• Let's go from the weakest part of Apple's petition to the strongest one: Apple points out very clearly that Samsung's support from amici is not as strong for its claim construction question as it is for the disgorgement issue. Apple notes (as I did in my post on the amicus briefs) that the 37 law professors supporting Samsung are the only group of amici to side with Samsung on design patent claim construction. Apple also notes that Oklahoma Associate Professor of Law Sarah Burstein, who had supported Samsung before the Federal Circuit with respect to design patent damages, decided not to sign her colleagues' Supreme Court brief because she fundamentally disagrees on the question of design patent claim construction (as she made clear in this PatentlyO guest post Apple also points the Supreme Court to).

    Those facts do suggest that design patent claim construction is of much less concern to industry than damages, and that Samsung's legal argument on claim construction may be somewhat more controversial than its position on disgorgement of entire profits. However, the number of law professors supporting Samsung has increased (from 27 to 37), and it's not hard to see why companies would be particularly concerned about outsized damages.

  • On the certworthiness of the damages question, I'd like to point to something interesting in Apple's filing but couldn't find such a thing.

  • Appe's argument is merits-centric as opposed to certworthiness-centric. I don't think Apple had much of a choice in that regard. But merits are not really the name of the game at the cert stage, and if the court accepts to hear the case, Apple will already have used some of its merits-related ammunition.

All in all, I would really be surprised if Samsung's petition didn't at least result in a CVSG (call for views of the Solicitor General so the U.S. government will talk to industry and find out how much of a concern there is). Apple's opposition brief has just added to my belief that at least the damages part of Samsung's petition is really very strong.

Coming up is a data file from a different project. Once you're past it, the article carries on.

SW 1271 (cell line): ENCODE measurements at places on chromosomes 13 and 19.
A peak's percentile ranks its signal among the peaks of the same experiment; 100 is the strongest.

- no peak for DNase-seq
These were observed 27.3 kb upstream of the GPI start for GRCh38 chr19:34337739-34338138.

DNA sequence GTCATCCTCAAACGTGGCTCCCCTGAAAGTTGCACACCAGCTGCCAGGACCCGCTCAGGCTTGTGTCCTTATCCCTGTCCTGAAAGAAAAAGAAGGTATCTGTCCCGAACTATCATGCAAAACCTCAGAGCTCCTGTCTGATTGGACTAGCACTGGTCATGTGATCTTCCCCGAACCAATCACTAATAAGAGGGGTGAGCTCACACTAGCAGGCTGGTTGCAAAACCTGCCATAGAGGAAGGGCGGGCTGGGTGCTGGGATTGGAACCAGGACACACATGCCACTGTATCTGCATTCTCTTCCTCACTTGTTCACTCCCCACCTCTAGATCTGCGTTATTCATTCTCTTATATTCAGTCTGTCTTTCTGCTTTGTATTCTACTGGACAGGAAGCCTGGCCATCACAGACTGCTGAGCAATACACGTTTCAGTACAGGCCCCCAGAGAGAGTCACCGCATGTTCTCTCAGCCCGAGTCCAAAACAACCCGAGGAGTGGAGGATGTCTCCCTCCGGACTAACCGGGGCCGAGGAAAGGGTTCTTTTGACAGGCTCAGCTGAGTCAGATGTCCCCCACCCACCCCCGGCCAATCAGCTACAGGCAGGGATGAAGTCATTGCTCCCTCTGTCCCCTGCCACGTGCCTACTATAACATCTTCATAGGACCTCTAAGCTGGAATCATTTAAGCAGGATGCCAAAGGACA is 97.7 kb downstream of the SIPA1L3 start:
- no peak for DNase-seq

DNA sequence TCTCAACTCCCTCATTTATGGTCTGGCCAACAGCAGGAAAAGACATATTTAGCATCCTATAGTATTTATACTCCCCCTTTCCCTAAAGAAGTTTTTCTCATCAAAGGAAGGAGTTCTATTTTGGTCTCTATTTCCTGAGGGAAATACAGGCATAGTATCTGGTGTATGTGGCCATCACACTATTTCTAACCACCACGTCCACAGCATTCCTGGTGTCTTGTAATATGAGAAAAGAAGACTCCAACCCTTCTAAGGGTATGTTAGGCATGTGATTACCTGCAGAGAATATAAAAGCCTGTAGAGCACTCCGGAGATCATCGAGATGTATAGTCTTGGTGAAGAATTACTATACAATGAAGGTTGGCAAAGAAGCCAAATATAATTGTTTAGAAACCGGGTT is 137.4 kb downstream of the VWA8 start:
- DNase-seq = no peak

While I was looking at Apple's filing, I also saw the latest news of a non-practicing entity having been awarded more than $600 million in damages from Apple. This is an Eastern District of Texas jury verdict and the number will likely change before all is said and done, but every verdict of this kind increases the likelihood of Apple at some point joining the proponents of serious U.S. patent reform.

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Monday, February 1, 2016

As I suspected, the 2013 Nokia-Samsung patent deal is far from comprehensive: litigation still a possibility

In November 2013, Nokia and Samsung announced a five-year extension of an existing patent license agreement, with the financial terms left to determination by an arbitration panel. The scope was not announced, but back then, I expressed my belief that it was a license covering only (wireless) standard-essential patents (SEPs):

"I continue to believe it's a SEP-only license, including the 'additional' compensation."

Today, Nokia has announced that the arbitration result has a "positive financial impact" for its patent licensing division. Today's announcement explicitly states that this agreement has only a limited scope:

"This award covers part of the Nokia Technologies patent portfolio until the end of 2018. Nokia will continue to discuss with Samsung its other relevant intellectual property portfolios. Nokia has strong intellectual property assets consisting of intellectual property rights in the separate Nokia Technologies, Nokia Networks and Alcatel-Lucent portfolios, which include patents essential for a variety of standardized technologies as well as relevant implementation patents and proprietary technologies." (emphasis added)

See, I told you so. I remember a call I had with professional investors in late 2013 who told me they had spoken with Nokia's investor relations department and had concluded from their conversation that the deal was comprehensive. I told them I didn't believe so. I told everyone via this blog I didn't believe so. Now it's a fact.

While these two parties have so far been able to avoid going to court against each other, the above passage does mean that litigation (in the event they fail to reach an agreement) is still a possibility.